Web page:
The thing about the last time is that you sometimes don’t know it’s the last time. On Sunday, Audrey woke up from a long nap and I went into her room to pick her up, give her a hug and snuggle her sweet cheek against mine as we looked in her mirror. I knew that afternoon I’d be loading up my rental car, spending an hour or so with her and Danny at the park before leaving them for a week-long work trip. I packed my pump and bought a new package of breastmilk storage bags (I gave the rest of mine to Stacy since I never really though I’d need them at this point). I sat down in the glider in Audrey’s room as she latched on and stared up at me with her sleepy eyes and I combed her fluffy hair with my fingers. She reached up to touch my nose and my eyes and lips as I mimicked her and touched her tiny little features and told her her nose was cute and her eyes were beautiful, those crystal blue stunners.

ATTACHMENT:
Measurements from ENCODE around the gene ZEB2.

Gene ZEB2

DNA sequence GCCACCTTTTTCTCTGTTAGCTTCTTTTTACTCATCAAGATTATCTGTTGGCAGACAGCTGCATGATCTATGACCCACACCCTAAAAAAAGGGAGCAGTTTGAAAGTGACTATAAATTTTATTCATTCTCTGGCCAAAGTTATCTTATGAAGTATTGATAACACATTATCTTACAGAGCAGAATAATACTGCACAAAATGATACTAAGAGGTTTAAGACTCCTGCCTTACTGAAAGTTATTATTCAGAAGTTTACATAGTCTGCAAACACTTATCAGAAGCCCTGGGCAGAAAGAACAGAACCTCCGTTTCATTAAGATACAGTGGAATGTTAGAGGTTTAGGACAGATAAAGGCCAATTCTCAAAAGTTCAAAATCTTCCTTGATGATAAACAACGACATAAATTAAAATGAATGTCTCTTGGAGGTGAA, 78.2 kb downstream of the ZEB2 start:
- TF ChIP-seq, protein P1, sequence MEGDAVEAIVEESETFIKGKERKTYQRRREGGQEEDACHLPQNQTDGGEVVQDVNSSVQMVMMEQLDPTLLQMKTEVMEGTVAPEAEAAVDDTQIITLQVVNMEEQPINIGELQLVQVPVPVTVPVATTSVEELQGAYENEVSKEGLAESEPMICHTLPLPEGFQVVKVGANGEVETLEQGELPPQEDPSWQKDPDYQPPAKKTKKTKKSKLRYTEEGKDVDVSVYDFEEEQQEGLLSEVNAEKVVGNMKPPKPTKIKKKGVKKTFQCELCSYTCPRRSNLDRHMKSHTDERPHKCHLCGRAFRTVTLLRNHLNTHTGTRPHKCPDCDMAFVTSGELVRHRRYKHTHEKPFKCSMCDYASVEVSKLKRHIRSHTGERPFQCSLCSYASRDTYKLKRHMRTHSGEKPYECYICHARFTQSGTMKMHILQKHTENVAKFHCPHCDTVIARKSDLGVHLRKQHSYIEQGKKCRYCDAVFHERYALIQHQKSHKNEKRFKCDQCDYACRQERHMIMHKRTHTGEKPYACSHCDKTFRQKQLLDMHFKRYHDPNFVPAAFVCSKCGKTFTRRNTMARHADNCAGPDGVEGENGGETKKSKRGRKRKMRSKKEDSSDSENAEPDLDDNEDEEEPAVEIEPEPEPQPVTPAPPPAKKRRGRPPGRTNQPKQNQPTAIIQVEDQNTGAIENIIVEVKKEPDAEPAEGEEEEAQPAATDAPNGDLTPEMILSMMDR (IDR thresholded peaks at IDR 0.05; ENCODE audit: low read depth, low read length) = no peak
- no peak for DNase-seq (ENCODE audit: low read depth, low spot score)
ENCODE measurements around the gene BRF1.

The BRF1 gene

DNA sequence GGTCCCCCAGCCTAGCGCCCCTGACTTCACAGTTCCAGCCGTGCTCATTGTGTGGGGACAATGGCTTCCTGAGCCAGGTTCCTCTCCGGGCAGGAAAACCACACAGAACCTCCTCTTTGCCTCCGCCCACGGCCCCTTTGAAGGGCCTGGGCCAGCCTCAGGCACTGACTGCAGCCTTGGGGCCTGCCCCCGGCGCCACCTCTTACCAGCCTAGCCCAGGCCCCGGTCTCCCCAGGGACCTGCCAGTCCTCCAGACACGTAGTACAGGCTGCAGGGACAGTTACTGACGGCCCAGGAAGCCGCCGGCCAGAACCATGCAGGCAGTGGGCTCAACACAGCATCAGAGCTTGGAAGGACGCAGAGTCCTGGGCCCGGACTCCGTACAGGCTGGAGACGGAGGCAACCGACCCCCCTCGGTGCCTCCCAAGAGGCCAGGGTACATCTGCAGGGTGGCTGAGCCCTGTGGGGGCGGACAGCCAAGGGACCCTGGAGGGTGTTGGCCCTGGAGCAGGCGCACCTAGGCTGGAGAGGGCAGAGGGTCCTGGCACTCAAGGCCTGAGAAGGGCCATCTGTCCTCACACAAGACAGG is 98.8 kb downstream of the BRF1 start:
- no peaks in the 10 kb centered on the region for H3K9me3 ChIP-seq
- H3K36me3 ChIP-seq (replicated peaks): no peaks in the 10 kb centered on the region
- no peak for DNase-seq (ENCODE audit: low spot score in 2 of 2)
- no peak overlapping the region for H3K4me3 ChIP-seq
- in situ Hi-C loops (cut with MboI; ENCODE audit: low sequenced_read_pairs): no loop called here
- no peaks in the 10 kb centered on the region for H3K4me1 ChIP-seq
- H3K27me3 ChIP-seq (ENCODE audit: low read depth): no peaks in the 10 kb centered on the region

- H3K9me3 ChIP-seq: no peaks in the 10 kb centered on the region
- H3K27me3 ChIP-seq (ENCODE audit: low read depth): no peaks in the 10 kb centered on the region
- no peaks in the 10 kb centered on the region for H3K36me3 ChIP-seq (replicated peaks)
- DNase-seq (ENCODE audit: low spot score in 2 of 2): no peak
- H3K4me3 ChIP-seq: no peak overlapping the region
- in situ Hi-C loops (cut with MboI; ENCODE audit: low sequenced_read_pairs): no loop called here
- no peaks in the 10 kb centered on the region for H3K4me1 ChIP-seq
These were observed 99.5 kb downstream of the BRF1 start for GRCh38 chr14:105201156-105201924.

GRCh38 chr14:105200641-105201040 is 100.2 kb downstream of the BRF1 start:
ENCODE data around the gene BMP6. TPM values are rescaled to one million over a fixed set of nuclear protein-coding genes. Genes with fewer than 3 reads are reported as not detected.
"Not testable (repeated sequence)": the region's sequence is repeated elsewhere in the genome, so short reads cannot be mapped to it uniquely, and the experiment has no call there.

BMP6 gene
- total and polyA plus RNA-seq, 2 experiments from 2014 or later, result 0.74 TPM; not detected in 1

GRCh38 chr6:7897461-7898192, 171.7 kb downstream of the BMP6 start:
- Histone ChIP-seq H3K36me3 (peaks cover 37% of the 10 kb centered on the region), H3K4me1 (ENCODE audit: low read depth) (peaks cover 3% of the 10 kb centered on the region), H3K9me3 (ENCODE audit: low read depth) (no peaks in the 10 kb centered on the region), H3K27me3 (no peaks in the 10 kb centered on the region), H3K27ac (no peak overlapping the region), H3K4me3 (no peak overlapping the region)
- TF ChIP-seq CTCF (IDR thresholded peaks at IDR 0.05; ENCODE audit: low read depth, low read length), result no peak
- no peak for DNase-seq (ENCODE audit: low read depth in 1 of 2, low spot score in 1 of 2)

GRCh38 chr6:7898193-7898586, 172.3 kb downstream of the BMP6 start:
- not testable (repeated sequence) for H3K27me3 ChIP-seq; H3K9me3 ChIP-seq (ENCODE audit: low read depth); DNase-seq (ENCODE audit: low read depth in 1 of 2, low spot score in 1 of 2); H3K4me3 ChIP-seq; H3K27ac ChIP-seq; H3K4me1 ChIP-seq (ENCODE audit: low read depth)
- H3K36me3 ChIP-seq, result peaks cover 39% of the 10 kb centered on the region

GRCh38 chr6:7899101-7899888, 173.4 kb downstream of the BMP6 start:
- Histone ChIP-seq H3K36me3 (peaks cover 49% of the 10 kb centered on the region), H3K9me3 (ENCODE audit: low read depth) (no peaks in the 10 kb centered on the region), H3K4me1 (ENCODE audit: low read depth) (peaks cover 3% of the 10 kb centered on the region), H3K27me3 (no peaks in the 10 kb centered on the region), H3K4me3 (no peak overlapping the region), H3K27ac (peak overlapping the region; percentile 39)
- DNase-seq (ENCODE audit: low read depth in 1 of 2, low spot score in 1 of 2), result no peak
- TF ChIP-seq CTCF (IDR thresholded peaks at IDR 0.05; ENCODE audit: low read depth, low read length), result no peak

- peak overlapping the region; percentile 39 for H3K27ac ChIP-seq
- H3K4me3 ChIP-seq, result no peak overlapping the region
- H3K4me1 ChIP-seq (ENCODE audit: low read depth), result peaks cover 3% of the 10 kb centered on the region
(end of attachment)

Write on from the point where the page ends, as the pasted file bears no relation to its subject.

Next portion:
I realized this could be the last time she’d nurse, and I felt a rush of emotions. I felt sad for the end of this sweet time with my baby girl. I felt lucky because I was able to breastfeed for so long, pumping at work behind closed blinds for eight long months, and then being able to continue after (mostly) retiring my pump. I felt thankful that my body supported her and her brother through pregnancy, birth, and infancy, despite facing the possibility at age 18 that I’d never be able to have children at all and, after she was born, knowing that I’d never do it again. I longed for the tiny baby she once was and admired the big girl she is becoming. As she reached up to twirl my hair, I felt the joy and peace of that tiny moment with my baby girl. In case it was the last time, I wanted to remember it.
Three days into my trip, I pumped an ounce and a half and know that by the time I see her again on Sunday morning, there may not be any milk left. She may try to nurse, and she may cry. Or maybe she will just give me a hug and fight her brother for the first hug. But I’m not too sad, at least not right now. While I may not always now when the last times will happen—I start to cry thinking about the lasts yet to come—I know I didn’t miss out on this one.